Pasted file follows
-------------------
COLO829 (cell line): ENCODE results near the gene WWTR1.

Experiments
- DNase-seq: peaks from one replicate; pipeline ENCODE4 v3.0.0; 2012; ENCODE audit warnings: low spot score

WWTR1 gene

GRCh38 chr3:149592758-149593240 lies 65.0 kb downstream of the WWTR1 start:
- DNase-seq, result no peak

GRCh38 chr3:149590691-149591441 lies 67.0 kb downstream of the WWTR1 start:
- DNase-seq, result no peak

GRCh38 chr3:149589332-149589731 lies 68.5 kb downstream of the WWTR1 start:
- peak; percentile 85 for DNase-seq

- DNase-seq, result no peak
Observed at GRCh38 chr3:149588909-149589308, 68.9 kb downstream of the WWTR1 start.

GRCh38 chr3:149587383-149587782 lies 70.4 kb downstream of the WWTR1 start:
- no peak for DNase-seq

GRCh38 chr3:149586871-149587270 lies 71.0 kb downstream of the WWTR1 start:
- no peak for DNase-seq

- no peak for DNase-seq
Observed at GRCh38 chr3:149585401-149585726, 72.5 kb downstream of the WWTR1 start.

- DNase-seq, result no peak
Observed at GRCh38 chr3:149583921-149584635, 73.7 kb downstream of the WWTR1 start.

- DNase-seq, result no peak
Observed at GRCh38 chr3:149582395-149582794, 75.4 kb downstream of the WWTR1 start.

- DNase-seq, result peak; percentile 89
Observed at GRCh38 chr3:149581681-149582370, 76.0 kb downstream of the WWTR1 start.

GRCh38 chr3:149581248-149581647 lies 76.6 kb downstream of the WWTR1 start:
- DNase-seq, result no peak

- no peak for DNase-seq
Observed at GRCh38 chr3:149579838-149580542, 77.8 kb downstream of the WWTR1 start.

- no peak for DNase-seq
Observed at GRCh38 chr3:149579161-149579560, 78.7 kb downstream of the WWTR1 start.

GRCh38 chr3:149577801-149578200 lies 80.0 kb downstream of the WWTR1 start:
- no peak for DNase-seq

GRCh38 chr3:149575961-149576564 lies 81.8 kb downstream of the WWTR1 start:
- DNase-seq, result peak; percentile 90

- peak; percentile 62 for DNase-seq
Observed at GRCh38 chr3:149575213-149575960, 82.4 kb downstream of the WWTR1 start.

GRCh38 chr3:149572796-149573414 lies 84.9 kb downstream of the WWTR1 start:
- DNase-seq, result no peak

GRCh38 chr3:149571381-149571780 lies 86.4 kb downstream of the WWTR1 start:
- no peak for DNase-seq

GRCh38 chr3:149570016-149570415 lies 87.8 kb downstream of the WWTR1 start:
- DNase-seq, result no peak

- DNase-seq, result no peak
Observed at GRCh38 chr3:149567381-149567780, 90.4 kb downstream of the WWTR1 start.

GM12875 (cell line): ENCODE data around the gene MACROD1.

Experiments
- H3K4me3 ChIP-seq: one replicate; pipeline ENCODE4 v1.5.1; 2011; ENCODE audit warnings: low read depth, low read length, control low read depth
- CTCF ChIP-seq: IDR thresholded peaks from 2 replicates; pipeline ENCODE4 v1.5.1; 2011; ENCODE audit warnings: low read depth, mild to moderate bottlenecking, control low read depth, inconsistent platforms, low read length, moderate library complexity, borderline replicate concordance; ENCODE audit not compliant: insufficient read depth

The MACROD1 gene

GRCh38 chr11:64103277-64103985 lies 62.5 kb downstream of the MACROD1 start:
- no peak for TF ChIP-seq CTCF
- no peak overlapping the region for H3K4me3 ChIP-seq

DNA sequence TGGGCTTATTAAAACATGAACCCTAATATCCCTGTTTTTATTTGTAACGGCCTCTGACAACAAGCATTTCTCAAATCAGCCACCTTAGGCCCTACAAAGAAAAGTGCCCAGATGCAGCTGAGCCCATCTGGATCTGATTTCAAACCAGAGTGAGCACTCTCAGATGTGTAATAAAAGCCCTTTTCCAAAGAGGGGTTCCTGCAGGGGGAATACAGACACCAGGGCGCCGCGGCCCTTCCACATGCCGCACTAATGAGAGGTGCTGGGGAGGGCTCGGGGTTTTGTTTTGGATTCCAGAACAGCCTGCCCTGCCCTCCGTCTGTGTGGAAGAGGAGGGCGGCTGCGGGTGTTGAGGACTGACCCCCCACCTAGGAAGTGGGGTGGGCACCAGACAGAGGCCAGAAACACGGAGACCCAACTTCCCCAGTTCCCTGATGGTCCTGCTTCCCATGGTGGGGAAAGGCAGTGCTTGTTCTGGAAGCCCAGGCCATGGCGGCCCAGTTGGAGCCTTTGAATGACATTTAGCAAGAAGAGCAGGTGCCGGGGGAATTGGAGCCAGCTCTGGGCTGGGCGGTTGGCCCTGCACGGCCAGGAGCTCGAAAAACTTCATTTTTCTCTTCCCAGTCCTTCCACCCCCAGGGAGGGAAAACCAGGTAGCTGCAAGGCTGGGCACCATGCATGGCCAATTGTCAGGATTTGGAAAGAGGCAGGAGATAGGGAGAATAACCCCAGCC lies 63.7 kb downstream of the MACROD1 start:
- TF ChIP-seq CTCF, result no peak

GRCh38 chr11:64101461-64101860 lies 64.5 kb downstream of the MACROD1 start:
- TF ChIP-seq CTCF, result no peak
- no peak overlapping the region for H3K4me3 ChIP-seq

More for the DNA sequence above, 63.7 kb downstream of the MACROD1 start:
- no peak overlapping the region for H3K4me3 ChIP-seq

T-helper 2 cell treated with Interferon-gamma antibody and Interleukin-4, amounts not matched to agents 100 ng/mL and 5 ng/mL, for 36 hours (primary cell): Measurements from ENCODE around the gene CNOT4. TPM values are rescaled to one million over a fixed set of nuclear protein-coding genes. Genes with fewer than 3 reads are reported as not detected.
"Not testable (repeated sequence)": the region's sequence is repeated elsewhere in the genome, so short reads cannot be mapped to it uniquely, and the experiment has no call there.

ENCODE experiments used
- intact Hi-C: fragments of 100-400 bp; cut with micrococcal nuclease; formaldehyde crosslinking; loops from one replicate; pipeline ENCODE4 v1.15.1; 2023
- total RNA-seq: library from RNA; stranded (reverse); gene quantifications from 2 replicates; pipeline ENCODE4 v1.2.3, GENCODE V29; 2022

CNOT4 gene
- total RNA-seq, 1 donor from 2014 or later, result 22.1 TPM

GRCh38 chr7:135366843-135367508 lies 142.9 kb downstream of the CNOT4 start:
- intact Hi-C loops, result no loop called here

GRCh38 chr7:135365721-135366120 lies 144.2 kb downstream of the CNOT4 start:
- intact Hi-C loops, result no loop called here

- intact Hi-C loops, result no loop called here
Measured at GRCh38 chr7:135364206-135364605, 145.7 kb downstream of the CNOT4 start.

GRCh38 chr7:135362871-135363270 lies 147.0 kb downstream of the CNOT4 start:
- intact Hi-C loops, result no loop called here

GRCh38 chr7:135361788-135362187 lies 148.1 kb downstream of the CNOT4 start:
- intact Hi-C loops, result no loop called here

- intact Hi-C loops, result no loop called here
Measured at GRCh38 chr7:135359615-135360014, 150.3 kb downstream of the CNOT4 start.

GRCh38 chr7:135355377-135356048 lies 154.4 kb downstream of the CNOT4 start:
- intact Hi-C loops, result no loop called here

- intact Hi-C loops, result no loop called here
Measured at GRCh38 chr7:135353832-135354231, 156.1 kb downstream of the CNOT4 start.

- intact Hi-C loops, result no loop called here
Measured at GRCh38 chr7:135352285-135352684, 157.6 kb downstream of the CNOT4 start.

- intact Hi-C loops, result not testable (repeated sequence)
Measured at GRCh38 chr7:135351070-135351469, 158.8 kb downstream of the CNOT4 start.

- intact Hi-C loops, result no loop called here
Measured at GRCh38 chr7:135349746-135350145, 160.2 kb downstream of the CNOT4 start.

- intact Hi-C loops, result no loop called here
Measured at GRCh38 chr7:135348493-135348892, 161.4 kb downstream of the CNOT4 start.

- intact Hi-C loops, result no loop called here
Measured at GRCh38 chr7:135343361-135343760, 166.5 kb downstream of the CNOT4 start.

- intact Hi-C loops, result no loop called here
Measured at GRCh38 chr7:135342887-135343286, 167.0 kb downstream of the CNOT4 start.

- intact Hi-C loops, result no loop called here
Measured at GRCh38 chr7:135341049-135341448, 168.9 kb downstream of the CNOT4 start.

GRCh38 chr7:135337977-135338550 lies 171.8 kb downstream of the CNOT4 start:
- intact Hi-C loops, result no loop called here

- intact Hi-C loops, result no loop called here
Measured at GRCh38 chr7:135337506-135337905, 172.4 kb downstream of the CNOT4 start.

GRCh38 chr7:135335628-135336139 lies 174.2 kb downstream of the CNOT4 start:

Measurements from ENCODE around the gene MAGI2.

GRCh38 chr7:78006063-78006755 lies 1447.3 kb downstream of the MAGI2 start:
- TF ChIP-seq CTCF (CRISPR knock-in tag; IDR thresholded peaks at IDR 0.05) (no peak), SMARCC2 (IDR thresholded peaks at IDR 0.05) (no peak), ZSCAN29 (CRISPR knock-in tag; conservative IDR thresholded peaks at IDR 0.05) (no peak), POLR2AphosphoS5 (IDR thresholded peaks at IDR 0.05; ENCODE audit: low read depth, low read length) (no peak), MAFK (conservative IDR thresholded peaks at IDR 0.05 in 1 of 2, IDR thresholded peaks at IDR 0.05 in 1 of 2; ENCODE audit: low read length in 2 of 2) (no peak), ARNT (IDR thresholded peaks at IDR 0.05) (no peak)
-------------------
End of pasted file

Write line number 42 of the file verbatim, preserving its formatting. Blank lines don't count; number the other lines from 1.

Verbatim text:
- DNase-seq, result no peak